McDonald’s on Monday reported quarterly earnings and revenue that beat analysts’ expectations as price hikes offset falling traffic to its U.S. restaurants.
Despite higher menu prices in some regions, executives said that the burger chain is still beating rivals across most of its biggest markets when it comes to consumers’ perception of value and affordability.
“It’s clear that our customers continue to seek reasonably priced meals as rising costs persist, and our markets around the world continue to respond,” CFO Ian Borden told analysts on the company’s conference call.
Shares of the company rose less than 1% in morning trading.
Here’s what the company reported compared with what Wall Street was expecting, based on a survey of analysts by LSEG, formerly known as Refinitiv:
- Earnings per share: $3.19 adjusted vs. $3 expected
- Revenue: $6.69 billion vs. $6.58 billion expected
The fast-good giant reported third-quarter net income of $2.32 billion, or $3.17 per share, up from $1.98 billion, or $2.68 per share, a year earlier.
Excluding items, McDonald’s earned $3.19 per share.
McDonald’s revenue rose 14% to $6.69 billion. Global same-store sales grew 8.8% in the quarter, beating StreetAccount estimates of 7.8%.
The company’s U.S. same-store sales increased 8.1%, fueled by strategic price increases. Executives said they expect pricing will be up about 10% for 2023, but third-quarter menu prices came down slightly. The chain also credited its marketing campaigns and digital and delivery orders for its sales growth.
McDonald’s U.S. traffic fell, marking the first quarter this year that the metric dipped. Across the restaurant industry, consumers making less than $45,000 visited less often, accounting for the drop in McDonald’s traffic, according to CEO Chris Kempczinski.
“We’re just going to need to continue to keep a close eye on that $45,000 and under consumer because of the pressure that they’re feeling there and make sure that we’re offering value, but hopefully the industry stays disciplined as well on pricing,” Kempczinski said.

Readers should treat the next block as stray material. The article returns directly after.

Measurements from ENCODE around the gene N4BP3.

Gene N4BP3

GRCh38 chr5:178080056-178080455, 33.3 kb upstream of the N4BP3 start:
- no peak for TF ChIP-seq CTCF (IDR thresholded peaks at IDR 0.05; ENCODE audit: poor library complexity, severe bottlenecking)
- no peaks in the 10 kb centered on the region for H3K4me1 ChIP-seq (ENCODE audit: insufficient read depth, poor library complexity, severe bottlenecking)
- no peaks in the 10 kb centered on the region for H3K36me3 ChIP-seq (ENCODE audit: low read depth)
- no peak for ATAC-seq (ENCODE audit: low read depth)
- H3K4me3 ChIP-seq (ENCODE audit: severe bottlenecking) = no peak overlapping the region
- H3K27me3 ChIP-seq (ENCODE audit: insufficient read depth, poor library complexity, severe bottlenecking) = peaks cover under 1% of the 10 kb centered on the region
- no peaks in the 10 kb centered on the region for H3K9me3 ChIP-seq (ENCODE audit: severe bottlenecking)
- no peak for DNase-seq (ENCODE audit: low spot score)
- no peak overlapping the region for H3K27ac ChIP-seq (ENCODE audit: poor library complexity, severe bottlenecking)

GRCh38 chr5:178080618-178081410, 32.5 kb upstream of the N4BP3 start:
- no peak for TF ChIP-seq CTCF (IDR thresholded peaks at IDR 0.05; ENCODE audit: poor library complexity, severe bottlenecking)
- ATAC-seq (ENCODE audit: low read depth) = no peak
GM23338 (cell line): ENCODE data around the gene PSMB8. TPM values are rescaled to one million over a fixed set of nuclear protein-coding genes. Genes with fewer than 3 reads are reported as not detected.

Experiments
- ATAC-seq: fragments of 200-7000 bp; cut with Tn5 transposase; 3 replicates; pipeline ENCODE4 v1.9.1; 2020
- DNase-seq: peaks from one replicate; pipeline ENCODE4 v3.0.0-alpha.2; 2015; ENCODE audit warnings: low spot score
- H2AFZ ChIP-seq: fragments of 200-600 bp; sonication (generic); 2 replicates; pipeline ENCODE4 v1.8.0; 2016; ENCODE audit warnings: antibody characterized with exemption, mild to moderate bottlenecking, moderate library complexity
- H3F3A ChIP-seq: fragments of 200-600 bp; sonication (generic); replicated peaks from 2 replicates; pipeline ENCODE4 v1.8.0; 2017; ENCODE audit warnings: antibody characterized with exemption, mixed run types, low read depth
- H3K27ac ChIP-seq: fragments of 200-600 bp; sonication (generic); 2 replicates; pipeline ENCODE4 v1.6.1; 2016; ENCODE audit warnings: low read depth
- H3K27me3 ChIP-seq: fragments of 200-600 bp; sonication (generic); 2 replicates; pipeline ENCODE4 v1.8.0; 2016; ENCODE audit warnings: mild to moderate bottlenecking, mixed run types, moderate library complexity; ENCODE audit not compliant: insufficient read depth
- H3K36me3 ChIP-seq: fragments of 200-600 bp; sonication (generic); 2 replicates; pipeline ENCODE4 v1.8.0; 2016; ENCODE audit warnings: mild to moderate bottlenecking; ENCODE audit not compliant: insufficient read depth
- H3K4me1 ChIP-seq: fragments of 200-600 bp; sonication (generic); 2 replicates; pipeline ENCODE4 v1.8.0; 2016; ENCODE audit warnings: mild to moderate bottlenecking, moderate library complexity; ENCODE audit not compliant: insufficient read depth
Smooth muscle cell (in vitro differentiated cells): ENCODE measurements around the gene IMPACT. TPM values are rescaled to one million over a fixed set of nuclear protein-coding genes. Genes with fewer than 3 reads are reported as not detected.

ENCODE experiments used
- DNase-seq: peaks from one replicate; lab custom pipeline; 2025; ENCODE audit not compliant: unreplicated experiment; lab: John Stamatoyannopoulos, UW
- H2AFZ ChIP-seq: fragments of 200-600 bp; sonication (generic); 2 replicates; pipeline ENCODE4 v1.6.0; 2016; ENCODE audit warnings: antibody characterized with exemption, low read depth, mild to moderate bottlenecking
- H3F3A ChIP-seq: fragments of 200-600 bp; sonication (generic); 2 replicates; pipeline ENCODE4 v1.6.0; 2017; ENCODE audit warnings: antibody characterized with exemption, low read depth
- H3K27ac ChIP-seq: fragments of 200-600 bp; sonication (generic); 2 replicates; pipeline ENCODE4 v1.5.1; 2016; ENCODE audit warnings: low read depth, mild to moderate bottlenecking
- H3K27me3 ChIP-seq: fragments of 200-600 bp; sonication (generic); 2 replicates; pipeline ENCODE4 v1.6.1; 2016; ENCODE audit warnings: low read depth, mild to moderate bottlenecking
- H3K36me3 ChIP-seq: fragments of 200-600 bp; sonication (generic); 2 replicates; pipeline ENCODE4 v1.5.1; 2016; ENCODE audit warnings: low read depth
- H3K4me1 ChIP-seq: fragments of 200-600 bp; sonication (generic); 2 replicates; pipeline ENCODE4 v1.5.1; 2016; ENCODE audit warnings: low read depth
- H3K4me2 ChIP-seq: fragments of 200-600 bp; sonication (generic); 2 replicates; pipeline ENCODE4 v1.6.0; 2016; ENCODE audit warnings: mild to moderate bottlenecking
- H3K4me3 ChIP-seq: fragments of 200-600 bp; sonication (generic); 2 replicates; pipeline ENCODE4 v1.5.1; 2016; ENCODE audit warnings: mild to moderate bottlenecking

But McDonald’s gained market share with middle- and high-income consumers, signaling that those diners are trading down from more expensive options.
McDonald’s menu prices in California will likely rise further next year as the minimum wage for fast-food workers rises to $20 an hour. In the long term, the chain thinks it can gain market share in California as a result of the higher wages.
“We believe we’re in a better position than our competitors to weather this, so let’s use this as an opportunity to actually accelerate our growth in California,” Kempczinski said.
McDonald’s international operated markets division reported same-store sales growth of 8.3%, boosted by strong demand in the United Kingdom, Germany and Canada. Borden said that the international division’s traffic grew in the quarter, despite higher inflation in Europe.
The company’s international developmental licensed markets segment, which includes China and Japan, saw same-store sales growth of 10.5%.
China’s economy has been slow to bounce back from the pandemic, even after the country’s government rolled back its Zero Covid policy in late December. McDonald’s launched a campaign there highlighting burger deals to boost its business.
Borden said the promotion drove “meaningful” customer demand and increased beef share in the market, where pork is the most popular meat.
Kempczinski said in a statement that the broader economic environment is unfolding in line with the company’s expectations for the year.
McDonald’s is scheduled to give an investor update Dec. 6 in Chicago. Executives said the presentation will include more information about its accelerated development plans.